Janice Hardy is the award-winning author of the teen fantasy trilogy The Healing Wars, including The Shifter, Blue Fire, and Darkfall from Balzer+Bray/Harper Collins. The Shifter, was chosen for the 2014 list of "Ten Books All Young Georgians Should Read" from the Georgia Center for the Book. It was also shortlisted for the Waterstones Children's Book Prize (2011), and The Truman Award (2011). She also writes the Grace Harper urban fantasy series for adults under the name, J.T. Hardy.

She's the founder of Fiction University and has written multiple books on writing, including Understanding Show, Don't Tell (And Really Getting It), Plotting Your Novel: Ideas and Structure, and the Revising Your Novel: First Draft to Finished Draft series.
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  1. A good, affordable proofreader is worth her weight in gold! (Cliched but true!) As a freelance editor, I'm always educating self-publishing clients on the need for one, even after I finish with their work.

    Many authors don't understand the different types of editing or the difference between content/copy/line editing and proofreading. They want it all done in one go...

    1. So very true, and those are two different skill sets. You probably don't want your developmental editor being your proofreader and vice versa. Hire the editor with the skills for the job.

  2. I am not self-published, but I am a proofreader and I highly approve of this post. (Psst, I do think proofreading can be fun.)

    1. Which is why you're probably a good proofreader :) I guess I should have said "most writers" don't find it fun.

  3. I'm so bad at proofreading I leave the spell check off on Word to prevent a fire.

    1. LOL. Without those red squiggly lines I'd be a mess.

  4. Excellent post. I so easily find errors in others' works, but am sometimes blind to my own.

    1. It's so hard to proof our own work. Outside eyes are so helpful, even if we just swap novels with a friend.

  5. 'The value of a good poofreader' would have been hilarious - except that it probably messes with your SEO results.

    By the time you've been through your own manuscript 50 times for various things, I can see that catching typos that have escaped that many revisions might be almost impossible - except for 'new eyes.'


    1. Love it. I was going to go proofraeder, but I like yours better.

      I'm always shocked at what slips through even after multiple people have read the same manuscript. And the better the story the harder is it to catch stuff I bet. Too bust reading!

  6. good post; will save and share with my writing students. Thanks.

  7. This post made me smile.

  8. Janice, you mentioned "slow" vs "slowly." Supposedly "slow" is allowed in this case because it's what's known as a "flat" adverb. And I'm beginning to see adjectives used as flat adverbs more and more these days in manuscripts. What do publishers, agents, and editors feel about the use of flat adverbs?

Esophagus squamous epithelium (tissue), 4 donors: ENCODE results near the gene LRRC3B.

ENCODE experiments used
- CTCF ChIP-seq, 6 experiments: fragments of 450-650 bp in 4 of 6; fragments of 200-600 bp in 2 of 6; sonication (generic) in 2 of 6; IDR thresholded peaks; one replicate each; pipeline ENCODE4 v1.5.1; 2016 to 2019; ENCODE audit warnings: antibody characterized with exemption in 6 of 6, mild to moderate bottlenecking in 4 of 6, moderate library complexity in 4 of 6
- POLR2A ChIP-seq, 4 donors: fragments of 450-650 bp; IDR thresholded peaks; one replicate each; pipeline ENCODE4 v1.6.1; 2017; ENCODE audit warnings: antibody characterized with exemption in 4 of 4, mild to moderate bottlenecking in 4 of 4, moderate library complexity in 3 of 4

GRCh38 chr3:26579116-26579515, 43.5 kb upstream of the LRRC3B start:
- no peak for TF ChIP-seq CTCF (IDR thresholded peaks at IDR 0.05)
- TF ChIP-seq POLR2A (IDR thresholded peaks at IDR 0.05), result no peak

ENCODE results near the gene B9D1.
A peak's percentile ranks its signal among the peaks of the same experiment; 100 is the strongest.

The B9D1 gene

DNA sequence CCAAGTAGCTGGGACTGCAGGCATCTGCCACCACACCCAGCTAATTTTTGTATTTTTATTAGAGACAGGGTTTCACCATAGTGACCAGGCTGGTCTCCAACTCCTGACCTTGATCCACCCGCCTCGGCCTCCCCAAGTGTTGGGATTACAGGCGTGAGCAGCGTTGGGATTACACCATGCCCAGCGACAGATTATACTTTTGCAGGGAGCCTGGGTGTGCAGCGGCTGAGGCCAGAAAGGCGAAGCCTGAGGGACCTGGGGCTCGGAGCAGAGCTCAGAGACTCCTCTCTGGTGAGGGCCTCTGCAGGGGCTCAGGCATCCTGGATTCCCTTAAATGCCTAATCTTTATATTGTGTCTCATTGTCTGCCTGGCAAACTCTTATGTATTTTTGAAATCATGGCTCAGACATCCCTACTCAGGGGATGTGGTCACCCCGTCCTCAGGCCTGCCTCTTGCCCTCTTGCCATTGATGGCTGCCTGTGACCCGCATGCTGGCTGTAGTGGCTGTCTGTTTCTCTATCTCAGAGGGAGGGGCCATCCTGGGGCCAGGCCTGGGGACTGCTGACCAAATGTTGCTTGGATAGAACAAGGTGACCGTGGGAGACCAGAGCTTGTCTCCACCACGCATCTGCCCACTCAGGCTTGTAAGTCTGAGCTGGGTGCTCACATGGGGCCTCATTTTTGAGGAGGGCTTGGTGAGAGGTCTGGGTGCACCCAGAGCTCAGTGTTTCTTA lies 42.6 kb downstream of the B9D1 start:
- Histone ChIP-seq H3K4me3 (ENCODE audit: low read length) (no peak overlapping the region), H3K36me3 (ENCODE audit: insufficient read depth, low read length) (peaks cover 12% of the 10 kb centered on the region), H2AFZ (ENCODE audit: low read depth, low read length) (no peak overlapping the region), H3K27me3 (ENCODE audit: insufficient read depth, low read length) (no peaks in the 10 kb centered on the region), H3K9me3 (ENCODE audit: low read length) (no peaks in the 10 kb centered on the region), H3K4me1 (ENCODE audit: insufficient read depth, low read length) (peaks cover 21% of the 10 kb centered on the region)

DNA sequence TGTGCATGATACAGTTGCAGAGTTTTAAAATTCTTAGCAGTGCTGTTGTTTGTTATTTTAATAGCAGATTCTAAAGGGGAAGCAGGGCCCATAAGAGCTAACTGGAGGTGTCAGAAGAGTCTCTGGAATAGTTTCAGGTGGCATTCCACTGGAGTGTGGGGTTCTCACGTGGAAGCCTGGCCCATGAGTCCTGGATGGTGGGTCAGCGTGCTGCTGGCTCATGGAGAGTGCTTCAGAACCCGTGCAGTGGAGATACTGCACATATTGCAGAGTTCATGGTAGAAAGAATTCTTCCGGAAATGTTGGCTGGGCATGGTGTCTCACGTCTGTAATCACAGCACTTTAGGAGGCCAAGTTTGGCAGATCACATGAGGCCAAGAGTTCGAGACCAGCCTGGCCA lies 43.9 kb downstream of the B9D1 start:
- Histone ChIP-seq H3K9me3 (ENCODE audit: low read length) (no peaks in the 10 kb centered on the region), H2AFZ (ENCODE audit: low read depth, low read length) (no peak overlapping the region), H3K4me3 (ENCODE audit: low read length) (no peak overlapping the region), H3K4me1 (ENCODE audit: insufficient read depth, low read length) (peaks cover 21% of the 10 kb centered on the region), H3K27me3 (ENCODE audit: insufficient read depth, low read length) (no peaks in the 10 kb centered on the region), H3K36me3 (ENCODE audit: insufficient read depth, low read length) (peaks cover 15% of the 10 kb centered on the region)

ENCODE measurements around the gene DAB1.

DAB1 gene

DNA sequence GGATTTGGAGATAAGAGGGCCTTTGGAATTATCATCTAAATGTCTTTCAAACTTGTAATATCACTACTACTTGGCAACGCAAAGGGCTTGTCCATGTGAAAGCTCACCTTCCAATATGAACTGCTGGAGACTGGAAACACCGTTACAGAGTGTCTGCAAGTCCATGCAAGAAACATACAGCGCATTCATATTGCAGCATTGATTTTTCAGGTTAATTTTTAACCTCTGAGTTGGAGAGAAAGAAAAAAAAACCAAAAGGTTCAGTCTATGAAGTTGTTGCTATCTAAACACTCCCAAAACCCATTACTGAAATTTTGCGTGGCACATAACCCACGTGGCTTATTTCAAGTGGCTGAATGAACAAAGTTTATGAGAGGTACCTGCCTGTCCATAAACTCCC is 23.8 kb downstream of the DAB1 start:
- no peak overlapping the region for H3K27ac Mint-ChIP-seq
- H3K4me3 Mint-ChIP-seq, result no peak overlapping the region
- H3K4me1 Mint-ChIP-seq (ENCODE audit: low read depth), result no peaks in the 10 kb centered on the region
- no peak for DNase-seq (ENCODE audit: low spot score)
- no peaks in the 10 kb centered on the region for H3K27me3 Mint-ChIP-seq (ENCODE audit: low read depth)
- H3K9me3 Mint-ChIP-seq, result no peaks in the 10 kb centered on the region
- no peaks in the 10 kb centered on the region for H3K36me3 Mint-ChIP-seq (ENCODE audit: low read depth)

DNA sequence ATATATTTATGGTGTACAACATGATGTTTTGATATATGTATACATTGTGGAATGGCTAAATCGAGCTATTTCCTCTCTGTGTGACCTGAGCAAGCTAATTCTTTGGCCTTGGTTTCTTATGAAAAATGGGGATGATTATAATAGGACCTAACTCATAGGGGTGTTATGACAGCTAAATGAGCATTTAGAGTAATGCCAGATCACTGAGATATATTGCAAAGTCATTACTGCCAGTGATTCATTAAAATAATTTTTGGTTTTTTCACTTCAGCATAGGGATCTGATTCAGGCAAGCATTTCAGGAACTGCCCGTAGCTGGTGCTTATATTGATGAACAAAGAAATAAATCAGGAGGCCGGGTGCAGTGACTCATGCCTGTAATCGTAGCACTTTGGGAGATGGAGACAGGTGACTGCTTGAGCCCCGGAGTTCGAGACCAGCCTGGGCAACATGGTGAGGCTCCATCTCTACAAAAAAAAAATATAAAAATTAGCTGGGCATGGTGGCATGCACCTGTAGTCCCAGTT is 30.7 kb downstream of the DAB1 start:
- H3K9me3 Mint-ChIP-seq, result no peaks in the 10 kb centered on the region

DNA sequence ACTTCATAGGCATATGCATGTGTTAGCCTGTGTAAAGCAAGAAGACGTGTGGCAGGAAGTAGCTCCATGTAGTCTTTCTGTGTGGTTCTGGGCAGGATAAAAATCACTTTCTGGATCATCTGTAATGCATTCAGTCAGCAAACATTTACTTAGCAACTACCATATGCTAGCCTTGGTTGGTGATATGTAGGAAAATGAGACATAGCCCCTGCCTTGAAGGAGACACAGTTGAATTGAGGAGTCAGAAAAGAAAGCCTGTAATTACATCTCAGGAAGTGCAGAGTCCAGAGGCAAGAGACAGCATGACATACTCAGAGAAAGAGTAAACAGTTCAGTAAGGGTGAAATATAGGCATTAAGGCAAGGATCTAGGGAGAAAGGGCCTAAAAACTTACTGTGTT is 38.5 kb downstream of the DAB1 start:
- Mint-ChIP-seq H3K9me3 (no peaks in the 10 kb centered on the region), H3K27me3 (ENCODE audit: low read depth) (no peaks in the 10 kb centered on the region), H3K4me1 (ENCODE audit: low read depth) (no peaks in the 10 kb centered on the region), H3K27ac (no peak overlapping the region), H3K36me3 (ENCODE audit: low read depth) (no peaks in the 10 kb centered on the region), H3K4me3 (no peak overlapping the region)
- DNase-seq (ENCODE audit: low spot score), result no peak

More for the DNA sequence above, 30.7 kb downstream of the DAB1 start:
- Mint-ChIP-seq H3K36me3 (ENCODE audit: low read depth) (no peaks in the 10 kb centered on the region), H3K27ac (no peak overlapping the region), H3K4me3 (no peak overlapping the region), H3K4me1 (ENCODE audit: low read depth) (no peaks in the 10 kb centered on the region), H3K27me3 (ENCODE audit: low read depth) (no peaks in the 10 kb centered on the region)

1. Interesting. I don't know, but I'd suspect if they worked it wouldn't matter, and if they felt like bad writing it would, same as any normal adverb. It's all in the execution.

  9. Ooh, I'll have to remember this! My crit group is good at catching tense mistakes, and I'm a grammar nut, so I tend to think my story will be perfect. Of course it's perfect. It's my baby.

    ...or, y'know, I'm another fallible human being who sometimes types too quickly...

    1. And remember, this is for those intending to self publish. If you're querying an agent, you don't need to hire a proofreader. Good crit partners are usually enough to catch the big stuff.

  10. Why can't a writer proof read his own work? My Proof reader helped me to understand. When I write or anyone for that matter, we mentally already know what we wanted to say and that is what we see regardless of what we read and is on the page. So if we mentally saw a scene one way and we wrote it another or dropped an 'ly' or 'ing' our mental vision of the novel fills in the missing information and the writer will be unlikely to see the drops and typos. A proof reader has a greater chance of picking those errors up.

  11. Thanks for the throwback, Ms. Hardy. Very timely and helpful to authors, especially the self-published ones. I always thought authors can do their own proofreading but after reading this, I'm having second thoughts. I think there are different types of editing that not all authors are aware of thus the need for a good proofreader. Thanks again for sharing!

    ChatEbooks recently posted

  12. Wonderful advice! As a fiction proofreader, I also agree that a professional will always catch errors that authors don't.